Although saddened by the decision, Tra sportingly conceded and gave her support. Subsequently, she made many trips to the rural areas to explain to the Dayaks in the longhouses about the formation of Malaysia and why they had to give their support to the new government.

A few years later, she joined Sarawak National Party (SNAP), a predominantly-Iban political party founded by the first Chief Minister of Sarawak, Tan Sri Datuk Amar Stephen Kalong Ningkan in 1961.

By then, she was in her early 40s and at the prime of her life. Soon, she was involved in the setting up of the party’s women’s wing where she was voted the chairman.

Fire of patriotism

Such was the fire of patriotism in the handful of Iban women then. It was her good friend Vida Bayang, a niece of Mendu, who encouraged her to join the male-denominated party. Vida, a home demonstrator with the Department of Agriculture, had always been supportive of Tra. Forthright and persuasive, she proved to be a good motivator and was confident that Tra was able to take her fight for the betterment of the Dayaks to a higher level of attainment.

The two women laboured relentlessly for the party, making frequent trips to the remote areas of Sarawak in their efforts to instil political consciousness among the rural folk. Tough and determined, they endured long journeys through rough roads, fast-flowing rivers and jungle trails – Tra even fell off her boat into the rough waters – to get to their destinations.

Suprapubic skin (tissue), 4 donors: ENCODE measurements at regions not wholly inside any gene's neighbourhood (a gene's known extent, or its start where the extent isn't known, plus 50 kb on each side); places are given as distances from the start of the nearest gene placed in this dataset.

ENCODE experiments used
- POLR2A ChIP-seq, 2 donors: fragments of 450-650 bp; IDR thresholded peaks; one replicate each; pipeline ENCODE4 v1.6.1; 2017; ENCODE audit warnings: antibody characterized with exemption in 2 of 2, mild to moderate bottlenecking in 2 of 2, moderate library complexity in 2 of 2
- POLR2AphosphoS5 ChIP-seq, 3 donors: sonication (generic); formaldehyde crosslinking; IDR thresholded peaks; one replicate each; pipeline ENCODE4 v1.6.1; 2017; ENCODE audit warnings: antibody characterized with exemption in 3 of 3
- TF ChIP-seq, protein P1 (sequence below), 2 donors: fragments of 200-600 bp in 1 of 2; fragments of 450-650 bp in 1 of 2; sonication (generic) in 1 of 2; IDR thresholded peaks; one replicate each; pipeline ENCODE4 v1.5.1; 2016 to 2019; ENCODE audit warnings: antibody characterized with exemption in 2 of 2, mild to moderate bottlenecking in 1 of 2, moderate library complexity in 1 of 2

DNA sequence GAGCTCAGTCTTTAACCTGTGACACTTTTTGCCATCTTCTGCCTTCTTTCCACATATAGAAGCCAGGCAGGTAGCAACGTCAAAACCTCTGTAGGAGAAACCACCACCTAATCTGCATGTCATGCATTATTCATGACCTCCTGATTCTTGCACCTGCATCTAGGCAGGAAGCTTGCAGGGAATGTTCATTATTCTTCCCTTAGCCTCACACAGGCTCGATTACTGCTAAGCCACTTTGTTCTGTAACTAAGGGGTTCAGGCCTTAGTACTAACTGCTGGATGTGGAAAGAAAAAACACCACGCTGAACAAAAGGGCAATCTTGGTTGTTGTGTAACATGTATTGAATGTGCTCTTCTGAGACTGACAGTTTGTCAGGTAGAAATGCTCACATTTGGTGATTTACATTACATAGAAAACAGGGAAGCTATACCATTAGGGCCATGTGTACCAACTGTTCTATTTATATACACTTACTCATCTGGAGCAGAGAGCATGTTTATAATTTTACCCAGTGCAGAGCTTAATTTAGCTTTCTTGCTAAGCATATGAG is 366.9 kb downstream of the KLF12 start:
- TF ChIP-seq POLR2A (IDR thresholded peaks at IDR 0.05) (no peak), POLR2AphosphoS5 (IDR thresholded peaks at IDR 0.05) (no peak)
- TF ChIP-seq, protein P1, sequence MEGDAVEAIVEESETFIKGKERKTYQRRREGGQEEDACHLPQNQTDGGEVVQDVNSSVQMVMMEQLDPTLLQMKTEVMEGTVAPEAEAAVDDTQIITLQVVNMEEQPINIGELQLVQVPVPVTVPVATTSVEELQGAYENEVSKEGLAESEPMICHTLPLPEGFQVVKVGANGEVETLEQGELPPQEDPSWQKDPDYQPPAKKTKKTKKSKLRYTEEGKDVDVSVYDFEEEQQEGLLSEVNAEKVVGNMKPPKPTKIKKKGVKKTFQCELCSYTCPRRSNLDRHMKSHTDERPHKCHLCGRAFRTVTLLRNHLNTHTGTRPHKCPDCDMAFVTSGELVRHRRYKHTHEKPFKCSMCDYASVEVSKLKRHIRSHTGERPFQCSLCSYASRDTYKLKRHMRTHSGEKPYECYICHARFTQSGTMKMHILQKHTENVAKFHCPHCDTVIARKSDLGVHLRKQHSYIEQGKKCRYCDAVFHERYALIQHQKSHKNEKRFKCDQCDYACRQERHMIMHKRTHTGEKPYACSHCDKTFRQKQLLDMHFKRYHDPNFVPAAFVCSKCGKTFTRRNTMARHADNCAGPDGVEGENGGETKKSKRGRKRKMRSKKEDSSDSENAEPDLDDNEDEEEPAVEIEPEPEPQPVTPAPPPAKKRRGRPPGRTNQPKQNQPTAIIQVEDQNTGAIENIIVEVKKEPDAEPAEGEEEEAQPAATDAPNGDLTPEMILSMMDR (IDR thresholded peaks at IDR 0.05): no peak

Tra’s struggle in politics saw her championing her cause on various platforms. After many years in SNAP, she left the party to join Parti Bansa Dayak Sarawak (PBDS) and founded its women’s wing in 1987.

However, she resigned from politics the following year to give rise to a new breed of politicians.

At 62, Tra wanted to focus on social and community work. Following her resignation, she accepted the appointment of a Temenggong (the highest title of a community chief) for the Iban community in Kuching Division by the state government; thus, making her the first woman to hold the post.

A committed woman true to her calling, she responded to every call she received for assistance and gave her best in trying to solve people’s problems whether they were personal, social, or community welfare. A good listener, Tra was never short of words of encouragement as she went about her work.

Tra (front standing row, left) striking a smile during a photo-call with other members of the Sarawak State Council, taken in December 1960.

First head of Majlis Adat Istiadat

Tra held the post until 1996, the year she made history again by being the first woman to be appointed as the head of the Majlis Adat Istiadat – a unit in the Chief Minister’s Department dealing with matters relating to Dayak native customary laws and practices in Sarawak.

As head of the ‘Majlis’ (council), her foremost concern was on the well-being of women and the indigenous communities. As a result of her initiative, the Majlis incorporated a provision in its code of customary laws and practices for native women to seek legal recourse for compensation and child maintenance through civil courts.